This Memorial Day we’ll again recall members of our Armed Forces who died in our wars. I’ll also remember some Korean War veterans whose fate I don’t know, but often wonder about. They and I were in the same basic training company in 1951 at Fort Dix, N.J.
I don’t know if they survived Korea or not. Their chances didn’t look good when I last saw them. That was the day after we finished 14 weeks of confused and disorganized infantry basic training. We stood in our company area being told where we’d go next.
The company clerk called our names and announced our orders. I was to go for further training. But many of my fellow trainees got orders to the Far East Command. That probably meant Korea and combat. They got seven days' leave on route to the war zone.
But we hadn’t received proper training. For example, our days on the range firing our M-1 rifles were mixed up and muddled. Some of us fired less often than others.
Never miss a local story.
And our scores weren’t recorded. I know that because, on that last day when our new assignments were announced, we were first herded through the company day room. A sergeant sitting at a pool table asked each of us, “What was your score on the KD (known distance) range?”
We had no idea. We just gave random numbers like 200. He wrote them down. During the Korean War, the M-1 rifle was the infantryman’s basic weapon, and we were shortchanged in our M-1 training.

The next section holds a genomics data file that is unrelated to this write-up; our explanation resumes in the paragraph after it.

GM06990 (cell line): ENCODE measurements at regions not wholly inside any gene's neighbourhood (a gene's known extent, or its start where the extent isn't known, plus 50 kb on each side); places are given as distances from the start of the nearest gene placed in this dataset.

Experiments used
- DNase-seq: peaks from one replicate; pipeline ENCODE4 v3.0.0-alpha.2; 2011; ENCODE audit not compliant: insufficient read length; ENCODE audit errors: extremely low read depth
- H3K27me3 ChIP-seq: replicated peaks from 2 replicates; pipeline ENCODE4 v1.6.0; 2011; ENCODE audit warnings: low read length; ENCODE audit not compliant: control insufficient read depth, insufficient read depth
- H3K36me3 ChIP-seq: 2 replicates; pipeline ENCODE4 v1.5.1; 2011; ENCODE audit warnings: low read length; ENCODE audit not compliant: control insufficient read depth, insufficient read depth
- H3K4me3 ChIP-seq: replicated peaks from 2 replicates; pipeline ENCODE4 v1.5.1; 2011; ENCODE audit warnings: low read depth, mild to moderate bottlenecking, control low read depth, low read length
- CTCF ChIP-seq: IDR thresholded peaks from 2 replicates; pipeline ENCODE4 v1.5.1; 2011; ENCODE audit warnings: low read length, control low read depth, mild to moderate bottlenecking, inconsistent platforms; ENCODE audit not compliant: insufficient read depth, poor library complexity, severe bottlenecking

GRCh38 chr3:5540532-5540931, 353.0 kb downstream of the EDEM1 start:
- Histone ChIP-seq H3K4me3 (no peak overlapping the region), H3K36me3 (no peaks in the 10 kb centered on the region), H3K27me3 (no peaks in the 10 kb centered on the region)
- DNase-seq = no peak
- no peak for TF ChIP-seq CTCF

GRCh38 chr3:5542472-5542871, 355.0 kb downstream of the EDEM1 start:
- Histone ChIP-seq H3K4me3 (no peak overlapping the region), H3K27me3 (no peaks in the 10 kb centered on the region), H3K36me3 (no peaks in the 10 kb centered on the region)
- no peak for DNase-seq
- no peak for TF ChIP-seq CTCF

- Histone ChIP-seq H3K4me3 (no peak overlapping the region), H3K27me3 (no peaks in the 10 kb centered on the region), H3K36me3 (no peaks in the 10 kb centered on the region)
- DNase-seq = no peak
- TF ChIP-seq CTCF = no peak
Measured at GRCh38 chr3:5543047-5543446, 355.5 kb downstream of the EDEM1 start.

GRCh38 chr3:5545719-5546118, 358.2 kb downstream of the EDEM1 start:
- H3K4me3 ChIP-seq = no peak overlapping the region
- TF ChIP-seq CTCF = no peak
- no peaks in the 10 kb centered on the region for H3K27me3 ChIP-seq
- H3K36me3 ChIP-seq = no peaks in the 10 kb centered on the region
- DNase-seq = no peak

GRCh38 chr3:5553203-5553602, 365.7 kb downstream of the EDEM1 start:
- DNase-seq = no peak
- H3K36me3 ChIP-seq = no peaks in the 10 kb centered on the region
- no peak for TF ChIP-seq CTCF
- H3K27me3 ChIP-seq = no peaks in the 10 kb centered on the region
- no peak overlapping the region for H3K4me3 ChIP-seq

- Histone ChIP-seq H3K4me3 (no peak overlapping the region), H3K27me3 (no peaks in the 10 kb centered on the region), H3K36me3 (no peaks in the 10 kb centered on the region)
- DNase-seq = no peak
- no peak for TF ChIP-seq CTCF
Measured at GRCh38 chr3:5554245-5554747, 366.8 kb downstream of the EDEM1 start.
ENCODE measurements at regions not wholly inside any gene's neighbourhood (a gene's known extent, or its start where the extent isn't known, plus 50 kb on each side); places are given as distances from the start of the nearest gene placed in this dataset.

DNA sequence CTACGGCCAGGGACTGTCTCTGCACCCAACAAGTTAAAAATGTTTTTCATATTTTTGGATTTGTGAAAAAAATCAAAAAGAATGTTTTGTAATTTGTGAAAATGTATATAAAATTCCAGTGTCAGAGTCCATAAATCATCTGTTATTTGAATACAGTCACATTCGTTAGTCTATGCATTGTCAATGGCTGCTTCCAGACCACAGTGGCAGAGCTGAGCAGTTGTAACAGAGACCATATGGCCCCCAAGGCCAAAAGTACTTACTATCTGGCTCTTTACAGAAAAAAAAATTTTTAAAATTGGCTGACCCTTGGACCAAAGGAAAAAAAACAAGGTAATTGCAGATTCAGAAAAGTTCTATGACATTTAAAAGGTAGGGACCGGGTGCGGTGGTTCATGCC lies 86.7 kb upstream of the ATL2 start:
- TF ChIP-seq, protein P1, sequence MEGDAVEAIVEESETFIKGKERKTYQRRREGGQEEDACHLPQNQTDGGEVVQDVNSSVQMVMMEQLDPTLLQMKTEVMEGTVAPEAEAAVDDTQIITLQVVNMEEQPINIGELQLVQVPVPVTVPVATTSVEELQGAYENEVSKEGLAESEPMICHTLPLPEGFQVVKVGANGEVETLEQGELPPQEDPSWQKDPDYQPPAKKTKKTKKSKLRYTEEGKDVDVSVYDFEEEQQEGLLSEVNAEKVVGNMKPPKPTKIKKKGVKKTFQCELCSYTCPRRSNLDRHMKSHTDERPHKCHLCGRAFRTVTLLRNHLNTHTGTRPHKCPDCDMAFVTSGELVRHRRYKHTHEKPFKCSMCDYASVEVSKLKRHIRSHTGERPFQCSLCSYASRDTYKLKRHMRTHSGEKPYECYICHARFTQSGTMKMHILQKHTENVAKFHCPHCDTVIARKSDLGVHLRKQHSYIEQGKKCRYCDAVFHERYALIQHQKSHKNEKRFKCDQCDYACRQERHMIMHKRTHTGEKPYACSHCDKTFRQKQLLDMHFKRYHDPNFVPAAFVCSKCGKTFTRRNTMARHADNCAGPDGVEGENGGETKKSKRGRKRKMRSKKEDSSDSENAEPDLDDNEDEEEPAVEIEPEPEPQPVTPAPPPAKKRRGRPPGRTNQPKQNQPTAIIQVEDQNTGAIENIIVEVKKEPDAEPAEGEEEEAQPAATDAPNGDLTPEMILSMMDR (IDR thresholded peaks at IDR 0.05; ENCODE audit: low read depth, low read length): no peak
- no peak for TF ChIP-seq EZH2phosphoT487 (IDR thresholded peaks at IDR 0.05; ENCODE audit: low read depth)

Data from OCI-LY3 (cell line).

I also remember a night when our company officers blatantly skipped some scheduled training.
We were trucked to a remote area for night-combat training. But we just sat around in the dark. After awhile they ordered us to bury the cases of the blank ammunition we would have used.
When I arrived at Fort Dix they didn’t have my sizes in overcoats and combat boots. Our company supply sergeant was supposed to get them for me later, but never did. So I wore my civilian leather jacket with a fur collar until the weather warmed up. I also finally went to the PX and bought myself two pair of boots.
A year later I was sent to Camp Roberts to help train new recruits and draftees. What I found was exactly opposite of my Fort Dix experience. At Roberts the training was done according to the book or even better than the book.
Camp Roberts had a major general and a brigadier general. They and their operations officer set high standards for the camp’s trainers and frequently checked on us. I’m convinced that trainees sent to Korea from Camp Roberts were less likely to get themselves killed or to endanger their comrades.